Sure, we’re all over 21 but the reality is because we
are older, we sometimes forget things that are vitally important. Having some kind of personal ID with you at all times is one of those things.
If you are like me, before you leave your home
you check to be sure that the oven is off, the windows
are closed, the lights are out. Yes,everything is in order. My work as a librarian for many years trained
me to be organized. Chaos results without organization in the library.
Actually, we know that everything
functions within a designated system, our bodies, our government, even the celestial bodies.
On the other hand, perhaps you are one of the opposite nature and leave the lights on, the windows open, and the door unlocked. Well, if you are comfortable with that, you do have a choice. Unfortunately, we live in a
very precarious world where we encounter different situations
each day, and some are negative and potentially hazardous to our lives.
Whatever your life style, it is very important to have
some form of official identification with you at all times.
This can be your driver’s license, your Medicare card,
another significant health card, or perhaps your OLLI/
CSULB Student ID card. Women may have more difficulty
with this because of changing purses frequently.
(I know I do this and have at times left a key in another
If anything should happen to you during the course
of those very busy days, having identification with you is crucial to notifying your family, or if needed, your doctor.
After a while these little precautions become habits, like brushing your teeth or taking your vitamins. Develop another good habit. Take a minute to check
if you have your identification with you. Don’t end up a nobody.
By Kathy Winkenwerder
Many of the reasons are obvious. Tablets are easy to learn how to
use, easy to carry around, and best
of all they are fun to use. Many
OLLI members already have iPads, the most popular of the tablets, and have taken the EXPLORING YOUR IPAD classes in the computer lab.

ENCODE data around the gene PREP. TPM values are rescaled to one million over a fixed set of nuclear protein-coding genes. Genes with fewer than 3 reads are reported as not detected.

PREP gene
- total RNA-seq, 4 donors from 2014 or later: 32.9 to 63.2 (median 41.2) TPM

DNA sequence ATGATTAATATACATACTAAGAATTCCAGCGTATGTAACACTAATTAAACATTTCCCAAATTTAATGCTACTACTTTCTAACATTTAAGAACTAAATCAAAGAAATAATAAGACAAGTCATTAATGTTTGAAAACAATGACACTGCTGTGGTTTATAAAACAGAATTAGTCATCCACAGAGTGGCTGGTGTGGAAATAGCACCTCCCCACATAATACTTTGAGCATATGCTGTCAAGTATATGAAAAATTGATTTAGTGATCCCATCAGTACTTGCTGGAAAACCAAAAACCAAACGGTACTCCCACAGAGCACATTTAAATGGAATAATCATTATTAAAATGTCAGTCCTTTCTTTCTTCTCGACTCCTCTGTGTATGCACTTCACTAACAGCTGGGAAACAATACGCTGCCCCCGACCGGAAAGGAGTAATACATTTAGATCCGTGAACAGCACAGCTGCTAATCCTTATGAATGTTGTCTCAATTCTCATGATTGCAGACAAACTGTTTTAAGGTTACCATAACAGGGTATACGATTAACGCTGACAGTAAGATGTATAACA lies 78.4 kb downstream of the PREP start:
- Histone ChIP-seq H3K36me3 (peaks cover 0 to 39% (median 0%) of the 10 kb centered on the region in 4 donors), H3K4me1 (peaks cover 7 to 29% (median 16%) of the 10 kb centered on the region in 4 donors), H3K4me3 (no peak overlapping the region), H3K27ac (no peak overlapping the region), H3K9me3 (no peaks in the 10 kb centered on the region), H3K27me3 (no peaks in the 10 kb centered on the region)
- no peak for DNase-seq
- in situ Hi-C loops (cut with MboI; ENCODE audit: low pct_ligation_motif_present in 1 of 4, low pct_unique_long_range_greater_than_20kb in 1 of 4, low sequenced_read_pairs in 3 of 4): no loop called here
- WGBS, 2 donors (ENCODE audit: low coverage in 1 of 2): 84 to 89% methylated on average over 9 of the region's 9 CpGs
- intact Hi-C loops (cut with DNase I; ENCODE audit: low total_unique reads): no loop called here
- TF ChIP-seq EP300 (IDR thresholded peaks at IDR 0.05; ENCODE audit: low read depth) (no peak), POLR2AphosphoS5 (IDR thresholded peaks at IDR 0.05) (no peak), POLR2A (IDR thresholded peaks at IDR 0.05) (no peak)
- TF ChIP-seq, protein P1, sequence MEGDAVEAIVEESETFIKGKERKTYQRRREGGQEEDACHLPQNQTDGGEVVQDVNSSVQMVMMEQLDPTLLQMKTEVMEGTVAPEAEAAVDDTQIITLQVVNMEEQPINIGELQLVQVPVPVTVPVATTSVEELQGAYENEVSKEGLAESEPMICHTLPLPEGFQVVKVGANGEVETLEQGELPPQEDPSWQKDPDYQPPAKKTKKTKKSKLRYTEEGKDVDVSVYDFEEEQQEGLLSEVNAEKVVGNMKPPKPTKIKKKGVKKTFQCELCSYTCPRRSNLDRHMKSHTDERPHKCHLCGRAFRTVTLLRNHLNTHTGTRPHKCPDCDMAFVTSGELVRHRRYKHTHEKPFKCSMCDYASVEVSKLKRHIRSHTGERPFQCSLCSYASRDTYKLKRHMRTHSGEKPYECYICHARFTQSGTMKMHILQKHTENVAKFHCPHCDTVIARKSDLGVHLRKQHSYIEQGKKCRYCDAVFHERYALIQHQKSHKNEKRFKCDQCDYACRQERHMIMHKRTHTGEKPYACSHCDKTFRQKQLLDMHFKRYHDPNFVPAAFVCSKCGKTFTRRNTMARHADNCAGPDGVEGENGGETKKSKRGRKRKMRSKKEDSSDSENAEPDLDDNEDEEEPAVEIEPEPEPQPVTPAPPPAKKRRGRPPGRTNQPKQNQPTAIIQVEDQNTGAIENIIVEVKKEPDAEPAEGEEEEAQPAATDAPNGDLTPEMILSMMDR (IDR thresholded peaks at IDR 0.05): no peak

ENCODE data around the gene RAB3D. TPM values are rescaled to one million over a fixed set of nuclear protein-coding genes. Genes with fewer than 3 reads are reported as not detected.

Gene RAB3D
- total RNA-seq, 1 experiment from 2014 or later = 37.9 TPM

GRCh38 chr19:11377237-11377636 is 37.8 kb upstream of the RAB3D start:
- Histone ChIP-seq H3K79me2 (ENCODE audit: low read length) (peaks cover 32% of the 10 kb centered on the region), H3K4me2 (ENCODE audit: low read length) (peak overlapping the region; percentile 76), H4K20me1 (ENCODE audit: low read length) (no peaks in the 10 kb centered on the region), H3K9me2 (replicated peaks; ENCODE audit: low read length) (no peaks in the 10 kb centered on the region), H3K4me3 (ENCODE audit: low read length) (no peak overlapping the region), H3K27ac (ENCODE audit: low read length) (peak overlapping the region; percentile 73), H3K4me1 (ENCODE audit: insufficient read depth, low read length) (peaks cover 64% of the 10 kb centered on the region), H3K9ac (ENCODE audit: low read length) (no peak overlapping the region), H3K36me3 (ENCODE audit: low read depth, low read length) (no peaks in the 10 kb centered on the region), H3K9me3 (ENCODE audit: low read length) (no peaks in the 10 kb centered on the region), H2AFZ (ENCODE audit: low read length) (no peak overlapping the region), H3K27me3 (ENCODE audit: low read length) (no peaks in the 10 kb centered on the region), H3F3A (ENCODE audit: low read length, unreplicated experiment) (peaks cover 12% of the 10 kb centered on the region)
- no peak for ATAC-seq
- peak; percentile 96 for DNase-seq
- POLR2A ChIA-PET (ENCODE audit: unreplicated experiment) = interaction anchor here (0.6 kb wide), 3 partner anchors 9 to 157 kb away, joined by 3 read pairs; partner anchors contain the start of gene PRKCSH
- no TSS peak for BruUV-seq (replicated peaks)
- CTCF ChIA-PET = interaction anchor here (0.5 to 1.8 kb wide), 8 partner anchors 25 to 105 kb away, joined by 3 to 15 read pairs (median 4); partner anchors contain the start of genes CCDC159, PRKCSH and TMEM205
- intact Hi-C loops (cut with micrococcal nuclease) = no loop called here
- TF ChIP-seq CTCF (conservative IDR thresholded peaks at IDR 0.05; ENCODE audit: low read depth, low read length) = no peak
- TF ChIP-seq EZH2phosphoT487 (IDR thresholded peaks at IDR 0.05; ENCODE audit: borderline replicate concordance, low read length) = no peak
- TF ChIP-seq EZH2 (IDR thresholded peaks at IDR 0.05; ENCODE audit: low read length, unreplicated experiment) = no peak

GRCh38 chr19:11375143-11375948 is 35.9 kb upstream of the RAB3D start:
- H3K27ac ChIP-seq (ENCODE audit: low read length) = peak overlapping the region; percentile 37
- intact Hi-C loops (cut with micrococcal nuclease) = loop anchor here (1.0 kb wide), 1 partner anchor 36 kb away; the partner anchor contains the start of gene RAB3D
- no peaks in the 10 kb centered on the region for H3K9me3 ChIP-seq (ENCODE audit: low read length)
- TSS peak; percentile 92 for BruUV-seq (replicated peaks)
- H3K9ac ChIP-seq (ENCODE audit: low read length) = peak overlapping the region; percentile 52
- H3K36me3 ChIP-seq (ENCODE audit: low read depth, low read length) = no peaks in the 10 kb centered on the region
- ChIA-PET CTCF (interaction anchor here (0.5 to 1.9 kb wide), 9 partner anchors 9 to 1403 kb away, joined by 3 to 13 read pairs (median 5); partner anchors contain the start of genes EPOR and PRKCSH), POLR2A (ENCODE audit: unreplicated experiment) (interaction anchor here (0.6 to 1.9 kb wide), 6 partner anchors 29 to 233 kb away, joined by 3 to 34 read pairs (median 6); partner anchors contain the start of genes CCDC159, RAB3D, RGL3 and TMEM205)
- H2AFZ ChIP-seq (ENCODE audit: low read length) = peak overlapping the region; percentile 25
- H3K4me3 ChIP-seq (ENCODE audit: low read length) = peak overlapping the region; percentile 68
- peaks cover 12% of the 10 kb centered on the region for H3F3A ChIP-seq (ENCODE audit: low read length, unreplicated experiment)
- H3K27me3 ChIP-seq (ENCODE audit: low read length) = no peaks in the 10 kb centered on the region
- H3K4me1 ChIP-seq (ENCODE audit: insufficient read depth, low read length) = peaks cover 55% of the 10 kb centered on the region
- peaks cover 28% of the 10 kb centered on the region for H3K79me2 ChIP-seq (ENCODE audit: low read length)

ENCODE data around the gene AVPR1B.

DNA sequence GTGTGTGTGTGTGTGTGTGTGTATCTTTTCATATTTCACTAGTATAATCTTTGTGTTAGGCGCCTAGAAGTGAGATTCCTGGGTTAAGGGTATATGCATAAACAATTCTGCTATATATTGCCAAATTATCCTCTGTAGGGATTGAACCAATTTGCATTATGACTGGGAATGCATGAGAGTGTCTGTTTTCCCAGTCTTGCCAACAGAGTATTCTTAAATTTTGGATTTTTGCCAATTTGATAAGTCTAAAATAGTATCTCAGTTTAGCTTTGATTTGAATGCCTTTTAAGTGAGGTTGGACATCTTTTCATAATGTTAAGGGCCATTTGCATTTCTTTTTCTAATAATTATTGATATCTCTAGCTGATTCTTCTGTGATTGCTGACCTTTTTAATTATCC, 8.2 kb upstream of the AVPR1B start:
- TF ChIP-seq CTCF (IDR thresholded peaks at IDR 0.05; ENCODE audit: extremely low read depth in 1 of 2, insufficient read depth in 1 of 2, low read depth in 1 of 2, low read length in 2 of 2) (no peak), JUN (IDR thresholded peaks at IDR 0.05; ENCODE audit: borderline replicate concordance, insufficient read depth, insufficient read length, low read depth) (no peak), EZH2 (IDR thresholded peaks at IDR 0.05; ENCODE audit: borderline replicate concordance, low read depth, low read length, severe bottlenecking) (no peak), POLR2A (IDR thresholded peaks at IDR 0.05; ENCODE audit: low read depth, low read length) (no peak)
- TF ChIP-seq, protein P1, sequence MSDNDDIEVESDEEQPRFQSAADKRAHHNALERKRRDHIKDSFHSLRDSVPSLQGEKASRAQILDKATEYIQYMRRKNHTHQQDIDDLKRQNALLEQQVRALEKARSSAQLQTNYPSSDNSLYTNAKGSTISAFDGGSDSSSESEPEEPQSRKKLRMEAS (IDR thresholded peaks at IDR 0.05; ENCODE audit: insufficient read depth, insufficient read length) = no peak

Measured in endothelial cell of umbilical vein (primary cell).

Other reasons have to do with accessibility. You don’t have to see perfectly to use an iPad. Those with some visual impairment can use simple finger gestures on the
screen to make text in an article or a book look bigger, so there’s no need to wait for large print versions of what you want to read. You also can increase the text size in email and messages. Another aid to vision is the ability
to invert color, which reverses black to white and other colors reverse to their color-opposites. This makes a low contrast picture, which is easier to read in low light and
when your eyes are tired. Not only is that good for those with some vision problems, the reversed color makes it easier to read in low-light situations, like reading in bed.
Tablets are easier to use than computers for those seniors whose arthritis or other
joint problems make using a mouse
painful. You use your fingers instead of a mouse, tapping gently on the screen or swiping it with your fingers to open links and apps. Because you don’t have to tap hard, there’s
less pressure on hands and wrists.
Remember in “Star Trek” when Captain Kirk asked the computer questions and it answered back? Well, fiction has become reality. With the iPad3 and iPad mini (and the iPhone 5 and 4S) you can set up a personal assistant
that answers your questions. You also can skip typing and instead dictate your email, notes, even search the Web.
Just tap the microphone icon on the keyboard, speak your message, tap the icon again, and magically the words appear on the screen. Other iPad settings include additional audio and speak text features.
If you or someone you know has had trouble using a traditional computer because of physical issues, a tablet might be just the way to go.